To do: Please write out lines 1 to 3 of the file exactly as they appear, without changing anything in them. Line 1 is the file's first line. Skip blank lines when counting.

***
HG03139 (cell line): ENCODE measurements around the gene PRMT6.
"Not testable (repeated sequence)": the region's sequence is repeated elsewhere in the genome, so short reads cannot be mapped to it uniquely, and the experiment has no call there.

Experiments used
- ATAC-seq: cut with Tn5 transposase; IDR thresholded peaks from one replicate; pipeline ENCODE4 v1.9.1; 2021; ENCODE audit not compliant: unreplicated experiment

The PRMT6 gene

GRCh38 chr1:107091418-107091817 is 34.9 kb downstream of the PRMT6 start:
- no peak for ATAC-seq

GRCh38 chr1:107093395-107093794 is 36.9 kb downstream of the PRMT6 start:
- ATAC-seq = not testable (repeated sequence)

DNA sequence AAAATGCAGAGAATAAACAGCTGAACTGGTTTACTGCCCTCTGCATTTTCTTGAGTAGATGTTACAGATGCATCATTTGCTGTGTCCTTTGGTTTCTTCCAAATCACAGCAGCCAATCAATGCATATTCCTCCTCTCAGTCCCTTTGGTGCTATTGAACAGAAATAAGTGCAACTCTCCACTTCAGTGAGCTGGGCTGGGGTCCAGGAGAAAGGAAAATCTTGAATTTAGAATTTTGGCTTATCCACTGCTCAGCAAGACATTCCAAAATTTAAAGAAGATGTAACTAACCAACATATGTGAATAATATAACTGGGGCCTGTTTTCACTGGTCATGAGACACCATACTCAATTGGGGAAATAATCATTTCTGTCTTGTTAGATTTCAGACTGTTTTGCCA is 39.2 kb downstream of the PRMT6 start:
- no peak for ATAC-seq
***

HG03139 (cell line): ENCODE measurements around the gene PRMT6.
"Not testable (repeated sequence)": the region's sequence is repeated elsewhere in the genome, so short reads cannot be mapped to it uniquely, and the experiment has no call there.

Experiments used